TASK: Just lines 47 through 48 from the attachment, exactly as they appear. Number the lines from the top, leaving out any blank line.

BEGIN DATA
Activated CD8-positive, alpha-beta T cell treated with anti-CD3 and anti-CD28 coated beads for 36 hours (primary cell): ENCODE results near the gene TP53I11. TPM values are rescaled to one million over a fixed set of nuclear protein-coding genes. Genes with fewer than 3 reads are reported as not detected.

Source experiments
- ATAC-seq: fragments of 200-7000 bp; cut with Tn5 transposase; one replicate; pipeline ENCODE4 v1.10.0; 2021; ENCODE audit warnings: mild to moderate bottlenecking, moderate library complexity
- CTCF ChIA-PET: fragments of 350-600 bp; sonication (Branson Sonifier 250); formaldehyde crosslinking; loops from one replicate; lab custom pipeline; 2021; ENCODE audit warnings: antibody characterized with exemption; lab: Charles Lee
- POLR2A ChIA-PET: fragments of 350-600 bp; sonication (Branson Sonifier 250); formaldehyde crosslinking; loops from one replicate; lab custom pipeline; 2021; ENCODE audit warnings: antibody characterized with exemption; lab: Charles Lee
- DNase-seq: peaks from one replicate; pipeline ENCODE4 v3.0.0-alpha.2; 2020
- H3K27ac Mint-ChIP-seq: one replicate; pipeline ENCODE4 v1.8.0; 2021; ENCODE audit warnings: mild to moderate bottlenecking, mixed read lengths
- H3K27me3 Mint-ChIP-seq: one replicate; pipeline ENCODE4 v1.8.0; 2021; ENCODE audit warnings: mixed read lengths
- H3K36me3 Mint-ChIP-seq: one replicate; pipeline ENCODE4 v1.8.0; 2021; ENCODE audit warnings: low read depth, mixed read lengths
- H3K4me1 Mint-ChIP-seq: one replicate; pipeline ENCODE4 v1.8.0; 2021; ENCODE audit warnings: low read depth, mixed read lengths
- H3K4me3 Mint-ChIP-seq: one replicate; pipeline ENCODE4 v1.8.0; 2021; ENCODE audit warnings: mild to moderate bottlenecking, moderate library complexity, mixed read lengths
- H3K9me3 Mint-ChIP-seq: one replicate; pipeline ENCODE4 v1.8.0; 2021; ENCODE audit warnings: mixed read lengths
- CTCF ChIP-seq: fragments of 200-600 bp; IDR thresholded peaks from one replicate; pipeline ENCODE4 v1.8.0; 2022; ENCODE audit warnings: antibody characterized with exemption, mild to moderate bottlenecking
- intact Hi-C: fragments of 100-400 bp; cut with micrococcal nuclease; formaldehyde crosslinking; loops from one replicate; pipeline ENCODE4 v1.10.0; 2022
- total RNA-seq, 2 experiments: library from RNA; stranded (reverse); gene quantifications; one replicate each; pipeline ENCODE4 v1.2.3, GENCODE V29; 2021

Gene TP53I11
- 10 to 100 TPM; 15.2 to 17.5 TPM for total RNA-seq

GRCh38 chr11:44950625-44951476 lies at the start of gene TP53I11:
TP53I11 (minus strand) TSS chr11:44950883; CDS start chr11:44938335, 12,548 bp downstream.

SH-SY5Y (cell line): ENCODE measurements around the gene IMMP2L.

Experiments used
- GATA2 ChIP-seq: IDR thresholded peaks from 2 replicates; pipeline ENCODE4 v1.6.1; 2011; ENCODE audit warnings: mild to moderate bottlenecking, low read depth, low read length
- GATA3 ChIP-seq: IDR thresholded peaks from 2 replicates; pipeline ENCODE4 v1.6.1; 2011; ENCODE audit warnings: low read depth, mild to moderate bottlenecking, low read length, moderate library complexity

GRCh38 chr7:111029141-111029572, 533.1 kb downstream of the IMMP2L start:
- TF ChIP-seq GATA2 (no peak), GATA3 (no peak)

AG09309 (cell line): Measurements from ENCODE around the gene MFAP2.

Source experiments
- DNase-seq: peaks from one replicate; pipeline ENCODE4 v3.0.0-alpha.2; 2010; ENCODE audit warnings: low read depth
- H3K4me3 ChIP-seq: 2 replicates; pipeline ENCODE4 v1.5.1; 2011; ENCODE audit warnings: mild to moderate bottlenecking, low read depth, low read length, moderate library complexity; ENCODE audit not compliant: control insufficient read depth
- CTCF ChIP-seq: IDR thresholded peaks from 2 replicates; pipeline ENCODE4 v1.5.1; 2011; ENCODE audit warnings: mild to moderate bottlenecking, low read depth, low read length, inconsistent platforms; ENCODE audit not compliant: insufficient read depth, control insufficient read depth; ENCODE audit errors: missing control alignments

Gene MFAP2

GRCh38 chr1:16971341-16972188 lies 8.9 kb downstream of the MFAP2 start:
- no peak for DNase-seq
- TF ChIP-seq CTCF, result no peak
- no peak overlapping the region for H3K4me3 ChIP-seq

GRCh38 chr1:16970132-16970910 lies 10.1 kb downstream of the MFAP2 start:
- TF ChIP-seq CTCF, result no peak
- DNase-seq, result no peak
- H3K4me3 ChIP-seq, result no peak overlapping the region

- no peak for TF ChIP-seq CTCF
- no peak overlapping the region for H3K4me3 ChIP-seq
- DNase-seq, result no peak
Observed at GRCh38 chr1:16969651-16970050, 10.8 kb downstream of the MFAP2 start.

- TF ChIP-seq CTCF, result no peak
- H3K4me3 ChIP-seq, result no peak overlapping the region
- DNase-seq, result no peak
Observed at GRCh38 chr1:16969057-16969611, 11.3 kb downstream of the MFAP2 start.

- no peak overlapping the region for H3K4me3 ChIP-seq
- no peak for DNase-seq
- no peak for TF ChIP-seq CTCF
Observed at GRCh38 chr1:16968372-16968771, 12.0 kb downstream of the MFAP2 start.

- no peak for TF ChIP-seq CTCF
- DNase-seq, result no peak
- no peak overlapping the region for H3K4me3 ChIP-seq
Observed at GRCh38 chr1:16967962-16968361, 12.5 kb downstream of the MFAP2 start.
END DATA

Observed at GRCh38 chr1:16969057-16969611, 11.3 kb downstream of the MFAP2 start.

- no peak overlapping the region for H3K4me3 ChIP-seq